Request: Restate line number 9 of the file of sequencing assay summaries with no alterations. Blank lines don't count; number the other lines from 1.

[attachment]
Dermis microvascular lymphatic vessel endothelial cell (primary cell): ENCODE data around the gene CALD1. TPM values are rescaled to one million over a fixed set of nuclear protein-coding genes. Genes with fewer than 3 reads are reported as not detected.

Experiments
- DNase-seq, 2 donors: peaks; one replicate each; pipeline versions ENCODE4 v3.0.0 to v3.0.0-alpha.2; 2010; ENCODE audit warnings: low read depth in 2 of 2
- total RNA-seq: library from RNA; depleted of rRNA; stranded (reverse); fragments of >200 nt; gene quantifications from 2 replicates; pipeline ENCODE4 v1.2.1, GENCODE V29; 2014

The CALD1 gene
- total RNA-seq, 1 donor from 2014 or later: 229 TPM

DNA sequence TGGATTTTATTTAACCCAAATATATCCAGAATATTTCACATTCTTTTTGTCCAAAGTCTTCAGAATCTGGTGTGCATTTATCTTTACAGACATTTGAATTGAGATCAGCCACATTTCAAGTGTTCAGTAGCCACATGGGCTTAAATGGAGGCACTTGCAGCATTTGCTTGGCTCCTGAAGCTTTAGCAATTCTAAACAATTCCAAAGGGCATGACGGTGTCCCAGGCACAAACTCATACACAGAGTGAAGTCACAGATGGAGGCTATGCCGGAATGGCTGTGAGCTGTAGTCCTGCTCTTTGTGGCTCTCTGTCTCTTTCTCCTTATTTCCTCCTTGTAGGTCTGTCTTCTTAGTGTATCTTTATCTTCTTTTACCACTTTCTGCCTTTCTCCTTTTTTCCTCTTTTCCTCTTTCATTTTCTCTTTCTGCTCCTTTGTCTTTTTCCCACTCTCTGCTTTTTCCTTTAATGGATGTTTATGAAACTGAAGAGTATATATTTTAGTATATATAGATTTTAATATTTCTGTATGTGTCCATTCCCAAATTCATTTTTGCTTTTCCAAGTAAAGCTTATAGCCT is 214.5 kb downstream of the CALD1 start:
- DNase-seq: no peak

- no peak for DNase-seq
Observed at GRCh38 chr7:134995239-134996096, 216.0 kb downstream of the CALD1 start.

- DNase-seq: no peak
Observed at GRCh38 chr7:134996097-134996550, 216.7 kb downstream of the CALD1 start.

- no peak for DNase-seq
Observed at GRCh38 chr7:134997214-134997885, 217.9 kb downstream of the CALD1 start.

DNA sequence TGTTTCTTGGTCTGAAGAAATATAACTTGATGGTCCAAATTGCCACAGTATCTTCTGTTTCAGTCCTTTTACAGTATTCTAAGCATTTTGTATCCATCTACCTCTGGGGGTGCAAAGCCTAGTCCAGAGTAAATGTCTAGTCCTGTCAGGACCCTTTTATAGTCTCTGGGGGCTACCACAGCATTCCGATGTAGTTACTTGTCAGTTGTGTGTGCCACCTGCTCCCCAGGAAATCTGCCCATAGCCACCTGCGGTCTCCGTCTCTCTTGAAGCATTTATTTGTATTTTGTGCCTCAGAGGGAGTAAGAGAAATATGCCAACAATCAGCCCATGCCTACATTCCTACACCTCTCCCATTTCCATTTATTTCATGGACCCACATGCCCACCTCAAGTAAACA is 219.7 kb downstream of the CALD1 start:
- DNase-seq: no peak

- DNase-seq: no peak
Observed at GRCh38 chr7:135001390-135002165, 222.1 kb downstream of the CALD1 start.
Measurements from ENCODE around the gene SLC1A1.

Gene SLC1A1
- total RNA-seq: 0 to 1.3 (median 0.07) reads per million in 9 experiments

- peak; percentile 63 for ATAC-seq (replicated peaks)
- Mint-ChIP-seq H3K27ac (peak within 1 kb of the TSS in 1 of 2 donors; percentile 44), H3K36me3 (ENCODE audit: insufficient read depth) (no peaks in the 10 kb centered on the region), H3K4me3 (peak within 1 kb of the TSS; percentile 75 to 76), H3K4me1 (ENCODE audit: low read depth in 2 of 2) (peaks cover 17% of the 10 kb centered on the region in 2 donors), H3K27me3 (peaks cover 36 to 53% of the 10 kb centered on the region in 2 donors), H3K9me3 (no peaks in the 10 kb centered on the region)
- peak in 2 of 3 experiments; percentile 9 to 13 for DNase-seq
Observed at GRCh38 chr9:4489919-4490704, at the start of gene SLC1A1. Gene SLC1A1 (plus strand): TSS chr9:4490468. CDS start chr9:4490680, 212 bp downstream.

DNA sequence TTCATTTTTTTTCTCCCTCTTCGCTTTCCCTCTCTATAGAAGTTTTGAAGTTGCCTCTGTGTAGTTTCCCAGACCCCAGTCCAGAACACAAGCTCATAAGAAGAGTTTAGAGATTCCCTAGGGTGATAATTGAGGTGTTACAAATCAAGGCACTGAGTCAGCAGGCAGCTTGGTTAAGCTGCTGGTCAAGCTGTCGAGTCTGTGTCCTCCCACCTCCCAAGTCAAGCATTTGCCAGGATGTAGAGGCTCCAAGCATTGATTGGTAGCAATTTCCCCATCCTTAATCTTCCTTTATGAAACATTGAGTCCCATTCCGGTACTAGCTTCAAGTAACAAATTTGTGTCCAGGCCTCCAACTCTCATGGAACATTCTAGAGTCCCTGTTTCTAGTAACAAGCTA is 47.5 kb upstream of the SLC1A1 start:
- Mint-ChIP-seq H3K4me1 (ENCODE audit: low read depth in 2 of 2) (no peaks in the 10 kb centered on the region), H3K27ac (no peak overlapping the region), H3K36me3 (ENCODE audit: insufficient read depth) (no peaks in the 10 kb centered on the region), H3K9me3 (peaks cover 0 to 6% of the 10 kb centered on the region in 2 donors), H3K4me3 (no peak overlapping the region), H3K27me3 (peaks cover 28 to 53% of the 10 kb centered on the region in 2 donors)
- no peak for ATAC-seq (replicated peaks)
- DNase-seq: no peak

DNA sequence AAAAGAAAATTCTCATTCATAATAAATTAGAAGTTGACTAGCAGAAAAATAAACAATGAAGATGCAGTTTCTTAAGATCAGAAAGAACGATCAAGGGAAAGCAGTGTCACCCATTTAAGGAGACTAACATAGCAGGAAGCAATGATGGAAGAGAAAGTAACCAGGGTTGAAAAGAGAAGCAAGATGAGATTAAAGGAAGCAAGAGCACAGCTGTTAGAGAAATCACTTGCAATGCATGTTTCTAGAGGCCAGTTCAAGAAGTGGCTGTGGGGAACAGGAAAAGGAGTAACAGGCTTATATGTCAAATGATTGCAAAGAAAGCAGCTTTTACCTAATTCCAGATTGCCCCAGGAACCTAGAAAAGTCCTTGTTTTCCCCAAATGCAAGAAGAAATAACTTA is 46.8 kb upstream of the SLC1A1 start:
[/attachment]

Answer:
- no peak for DNase-seq